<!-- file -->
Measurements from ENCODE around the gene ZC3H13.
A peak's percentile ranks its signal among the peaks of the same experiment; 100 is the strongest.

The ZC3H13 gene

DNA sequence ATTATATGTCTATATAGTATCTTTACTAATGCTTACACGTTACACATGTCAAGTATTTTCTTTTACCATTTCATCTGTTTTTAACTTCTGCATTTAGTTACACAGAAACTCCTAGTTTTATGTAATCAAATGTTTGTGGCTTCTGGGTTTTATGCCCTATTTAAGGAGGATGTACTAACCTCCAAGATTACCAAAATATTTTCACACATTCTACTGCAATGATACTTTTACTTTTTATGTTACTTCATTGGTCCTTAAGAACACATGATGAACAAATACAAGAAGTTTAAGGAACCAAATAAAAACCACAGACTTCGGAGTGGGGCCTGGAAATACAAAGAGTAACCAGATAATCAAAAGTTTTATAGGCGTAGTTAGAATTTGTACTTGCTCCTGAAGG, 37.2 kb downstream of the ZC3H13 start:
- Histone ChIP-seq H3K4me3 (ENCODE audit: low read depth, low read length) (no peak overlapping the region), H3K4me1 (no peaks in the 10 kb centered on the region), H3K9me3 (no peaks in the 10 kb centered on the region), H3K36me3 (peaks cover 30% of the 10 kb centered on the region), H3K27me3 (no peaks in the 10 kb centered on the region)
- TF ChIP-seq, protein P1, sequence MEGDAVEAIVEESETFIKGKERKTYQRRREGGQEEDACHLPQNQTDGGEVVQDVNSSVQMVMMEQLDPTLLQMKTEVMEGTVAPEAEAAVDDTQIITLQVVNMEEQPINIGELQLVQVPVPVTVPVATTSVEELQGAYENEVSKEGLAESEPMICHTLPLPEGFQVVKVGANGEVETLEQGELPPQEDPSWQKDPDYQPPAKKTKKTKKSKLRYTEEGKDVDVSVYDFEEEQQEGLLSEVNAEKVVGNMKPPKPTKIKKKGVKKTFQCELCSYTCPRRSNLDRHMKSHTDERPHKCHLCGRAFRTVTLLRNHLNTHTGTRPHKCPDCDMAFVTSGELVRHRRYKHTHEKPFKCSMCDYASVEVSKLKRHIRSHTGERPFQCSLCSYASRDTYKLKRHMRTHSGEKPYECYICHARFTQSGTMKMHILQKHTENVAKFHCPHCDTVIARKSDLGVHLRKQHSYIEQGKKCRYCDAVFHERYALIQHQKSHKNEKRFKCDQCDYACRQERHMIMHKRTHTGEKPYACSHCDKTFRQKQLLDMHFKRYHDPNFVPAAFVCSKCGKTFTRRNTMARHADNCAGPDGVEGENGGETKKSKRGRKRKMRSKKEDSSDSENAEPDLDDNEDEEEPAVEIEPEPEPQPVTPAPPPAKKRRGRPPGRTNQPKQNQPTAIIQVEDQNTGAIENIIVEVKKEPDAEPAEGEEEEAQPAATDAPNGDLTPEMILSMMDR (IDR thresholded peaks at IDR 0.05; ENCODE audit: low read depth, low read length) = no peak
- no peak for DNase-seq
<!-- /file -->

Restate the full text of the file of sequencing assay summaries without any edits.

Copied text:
Measurements from ENCODE around the gene ZC3H13.
A peak's percentile ranks its signal among the peaks of the same experiment; 100 is the strongest.

The ZC3H13 gene

DNA sequence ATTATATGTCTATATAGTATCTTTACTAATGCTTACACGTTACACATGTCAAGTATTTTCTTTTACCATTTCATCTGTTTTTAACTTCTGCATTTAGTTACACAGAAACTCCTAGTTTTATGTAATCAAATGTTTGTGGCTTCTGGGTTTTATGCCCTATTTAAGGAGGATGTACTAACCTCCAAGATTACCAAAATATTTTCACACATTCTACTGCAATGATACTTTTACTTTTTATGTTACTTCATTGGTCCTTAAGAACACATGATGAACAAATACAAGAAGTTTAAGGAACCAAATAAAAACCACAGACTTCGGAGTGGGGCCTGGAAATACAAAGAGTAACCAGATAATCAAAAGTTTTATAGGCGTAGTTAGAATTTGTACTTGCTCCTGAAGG, 37.2 kb downstream of the ZC3H13 start:
- Histone ChIP-seq H3K4me3 (ENCODE audit: low read depth, low read length) (no peak overlapping the region), H3K4me1 (no peaks in the 10 kb centered on the region), H3K9me3 (no peaks in the 10 kb centered on the region), H3K36me3 (peaks cover 30% of the 10 kb centered on the region), H3K27me3 (no peaks in the 10 kb centered on the region)
- TF ChIP-seq, protein P1, sequence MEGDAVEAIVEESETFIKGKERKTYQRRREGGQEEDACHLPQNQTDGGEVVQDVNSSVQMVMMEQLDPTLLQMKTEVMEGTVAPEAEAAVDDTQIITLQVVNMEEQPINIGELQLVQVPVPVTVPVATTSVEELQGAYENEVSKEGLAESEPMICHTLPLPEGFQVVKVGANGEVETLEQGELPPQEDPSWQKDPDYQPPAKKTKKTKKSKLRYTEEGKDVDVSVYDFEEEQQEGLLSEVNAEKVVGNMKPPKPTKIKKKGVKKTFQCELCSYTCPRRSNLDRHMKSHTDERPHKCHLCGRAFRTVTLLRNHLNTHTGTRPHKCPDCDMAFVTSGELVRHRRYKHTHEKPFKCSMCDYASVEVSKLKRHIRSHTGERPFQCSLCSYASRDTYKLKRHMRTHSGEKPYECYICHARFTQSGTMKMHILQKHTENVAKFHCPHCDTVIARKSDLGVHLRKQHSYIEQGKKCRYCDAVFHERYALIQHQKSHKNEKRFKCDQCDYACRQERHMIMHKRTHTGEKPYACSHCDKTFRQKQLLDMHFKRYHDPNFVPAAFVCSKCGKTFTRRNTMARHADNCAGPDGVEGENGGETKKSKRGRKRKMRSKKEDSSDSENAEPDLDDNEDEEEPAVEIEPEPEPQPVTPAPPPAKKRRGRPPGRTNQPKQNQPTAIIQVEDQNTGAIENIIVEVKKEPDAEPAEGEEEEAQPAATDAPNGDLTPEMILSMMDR (IDR thresholded peaks at IDR 0.05; ENCODE audit: low read depth, low read length) = no peak
- no peak for DNase-seq